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Jan 2019

Dear client



  1. Of the Three funds under our management namely, Kanaan Hedge FoF through Sanne, Kanaan Balanced FoF through BCI and Moriah Global FoF through International Assurance Ltd PCC, I believe Kanaan Hedge FoF will outperform over the next 12 months. They are the most undervalued and we have had the opportunity over the past 3 years to fine tune the portfolio, in other words to get rid of the losers and to get an excellent trader in Sanlam Alternative Gamma on board. Hopefully Sanlam Gamma will maintain their performance, after which we will increase our exposure to them.


  1. You may recall the success we had with the very successful Badger trading fund years ago, but unfortunately Henk Grobler had decided to close his fund to the public and we just couldn’t find another similar reliable trading fund in South Africa, until the Sanlam Gamma Fund.


  1. With our Offshore Moriah Global Fund, via International Assurance Ltd Pcc, it has also not been so easy to pick reliable trader funds, but we have been following a similar process there as we have been following here in South Africa with Kanaan Hedge FoF, after a difficult three years. In the case of Moriah Global you may recall that after the 2008 Credit Crunch crash we had noticed that certain hedge funds had not crashed, namely Haidar Jupiter and Global Sigma, which we have kept to this day and where we have increased our exposure to 34% in the case of Global Sigma and 27% in the case of Haidar, as we have gained confidence in them.


  1. Global Sigma did 14.78% in USD for 2018 and Haidar Jupiter 8.87%!


  1. I know what your answer is going to be, namely – “Why didn’t you put the whole lot in the two of them”? 😊


  1. I will quickly lose my licence as a financial advisor if I do something like that with other peoples’ money, but even if an over-concentration of other peoples’ money, in only two funds, would not put me on the red carpet with the financial services board, I would not do it in case. Even the famous Warren Buffet with his Berkshire fund, took a knock of more than 50% during the Far East Pacific crash of 1998 and it took him more than 2 years to make a comeback. He has been catching up through the years with a CAR of more than 17% per annum and all his very rich investors who didn’t need to extract their income from their investments with him during the crash, are worshipping him like an idol.


  1. Many things can go wrong with a good fund. The fund manager, the actual guy who is calling the shots, can be head-hunted by another fund and we may not be able to pick that up right away, or the fund manager can retire - not all fund managers carry on until they are 90, like Warren Buffett. We have also found that where a traded fund becomes too popular, their AUM (assets Under Management) tend to become too big and they become clumsy and eventually underperform, etc…


  1. As mentioned before, we in fact, switched our clients out of unit trust to cash before the October 1987 crash, two weeks before the Far East Pacific crash of 1998, before the IT Bubble crash of 2000, but we always knew that we may not get it right the next time, because of which Gert and I did our studies for the CAT IIa license in order to manage hedge fund of funds during 2005.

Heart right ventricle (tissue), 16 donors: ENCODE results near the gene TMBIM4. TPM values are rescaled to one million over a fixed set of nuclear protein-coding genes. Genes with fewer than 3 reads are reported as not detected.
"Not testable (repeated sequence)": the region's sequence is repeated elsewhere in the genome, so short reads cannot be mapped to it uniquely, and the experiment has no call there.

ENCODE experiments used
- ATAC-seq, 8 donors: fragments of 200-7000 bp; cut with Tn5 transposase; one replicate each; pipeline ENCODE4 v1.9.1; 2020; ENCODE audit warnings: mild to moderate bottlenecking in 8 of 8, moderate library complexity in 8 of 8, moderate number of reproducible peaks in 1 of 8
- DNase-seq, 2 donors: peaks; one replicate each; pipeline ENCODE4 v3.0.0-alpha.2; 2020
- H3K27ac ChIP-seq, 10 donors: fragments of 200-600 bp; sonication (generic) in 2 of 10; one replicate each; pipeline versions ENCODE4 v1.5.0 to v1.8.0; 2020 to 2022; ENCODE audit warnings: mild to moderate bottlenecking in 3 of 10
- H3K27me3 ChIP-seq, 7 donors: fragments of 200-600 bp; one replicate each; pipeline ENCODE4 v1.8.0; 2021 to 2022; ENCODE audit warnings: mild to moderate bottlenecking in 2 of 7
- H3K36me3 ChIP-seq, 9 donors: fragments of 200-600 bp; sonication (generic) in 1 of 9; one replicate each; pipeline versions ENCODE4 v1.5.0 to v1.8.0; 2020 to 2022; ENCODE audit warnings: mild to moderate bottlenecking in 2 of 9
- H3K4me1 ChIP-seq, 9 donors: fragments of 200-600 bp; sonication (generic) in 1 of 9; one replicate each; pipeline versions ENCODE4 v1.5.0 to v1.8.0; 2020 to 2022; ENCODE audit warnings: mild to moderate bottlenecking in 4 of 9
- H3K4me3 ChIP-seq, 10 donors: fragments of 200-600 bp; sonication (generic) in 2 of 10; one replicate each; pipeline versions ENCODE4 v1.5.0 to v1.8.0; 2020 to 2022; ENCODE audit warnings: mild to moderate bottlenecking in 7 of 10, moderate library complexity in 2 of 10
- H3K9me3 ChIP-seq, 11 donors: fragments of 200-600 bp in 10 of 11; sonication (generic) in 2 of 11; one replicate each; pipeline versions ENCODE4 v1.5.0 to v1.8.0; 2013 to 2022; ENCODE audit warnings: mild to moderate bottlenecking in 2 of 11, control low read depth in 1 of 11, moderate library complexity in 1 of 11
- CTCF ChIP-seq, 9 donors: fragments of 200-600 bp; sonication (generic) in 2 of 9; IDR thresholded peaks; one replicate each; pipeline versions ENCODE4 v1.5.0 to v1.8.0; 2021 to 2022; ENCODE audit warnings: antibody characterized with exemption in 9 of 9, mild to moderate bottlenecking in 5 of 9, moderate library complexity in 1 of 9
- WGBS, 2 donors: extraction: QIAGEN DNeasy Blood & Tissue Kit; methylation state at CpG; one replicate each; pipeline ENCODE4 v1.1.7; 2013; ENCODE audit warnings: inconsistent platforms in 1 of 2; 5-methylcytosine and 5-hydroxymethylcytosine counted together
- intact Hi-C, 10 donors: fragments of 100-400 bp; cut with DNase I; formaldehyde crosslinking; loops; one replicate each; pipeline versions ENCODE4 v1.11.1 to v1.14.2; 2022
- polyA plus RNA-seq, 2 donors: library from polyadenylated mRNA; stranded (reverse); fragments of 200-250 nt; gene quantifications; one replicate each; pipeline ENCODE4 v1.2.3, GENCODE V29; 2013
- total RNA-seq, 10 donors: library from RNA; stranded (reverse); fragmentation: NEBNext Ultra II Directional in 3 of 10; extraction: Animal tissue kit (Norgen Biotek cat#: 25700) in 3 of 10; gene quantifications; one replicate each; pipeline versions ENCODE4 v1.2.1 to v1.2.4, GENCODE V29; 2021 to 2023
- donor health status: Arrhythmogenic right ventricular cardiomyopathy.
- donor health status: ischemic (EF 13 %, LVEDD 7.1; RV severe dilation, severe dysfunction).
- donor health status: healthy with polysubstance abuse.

1. Hedge funds do not follow a strategy of buy and hold like unit trust funds, most of them have the specific mandate to time the markets by short selling their shares when necessary, but as we all know today, when you do get a crash like that of 2008, the demand for short options world-wide, will suddenly become so big that these options will become too expensive if you do not buy them timeously. So what we have learned from clever people, over the past 30 years, is true – “There is no such thing, as a safe asset class, a manager or a strategy. They are safe until they are not safe anymore.” Therefore, the wise thing to do is to diversify amongst the various asset classes and strategies and to rebalance and fine tune it from time to time, according to market conditions.


  1. A portfolio with an exposure of at least 30%  up to 60% and more in our Moriah Global FoF, is well diversified, offshore, as well as in South Africa, with the very best funds that we are aware of.


  1. If we want to strategize successfully, we will also have to look at the market holistically. Economists have consensus that, “It wasn’t a good year for investors in equities last year. In Fact, it was the worst year for the JSE since the big crash in 2008”. Last year started of so well with all the optimism around our new president. I won’t go into the reasons for the malaise, which differ according to the analysts you speak to, but lets look more closely at the figures, which make for enlightening, although somewhat depressing, reading.


  1. The JSE dropped off 11.49% for 2018. That is low compared to the 27.5% drop in 2008, which eventually dropped to -56% during May the following year, but here’s the rub that hasn’t been a crash, just lots of volatility, with most of it occurring in the last quarter.


  1. We are grateful that your investment in our Kanaan Hedge FoF went down only -4.6% and your investment in our Kanaan Balanced FoF -4.82%. Your investment in our Moriah Global went down for the year with only -0.60%, but luckily in Rand it went up 15.3% The average South African general unit trust fund, was down 8.9%, according to profile data. Of the 163 funds in the sub-category only two did not end in the red, after costs: Kagiso Islamic Equity fund (up 1.7%) and the RECM Equity fund (up 0.47%). The worst performing funds were down more than 20%!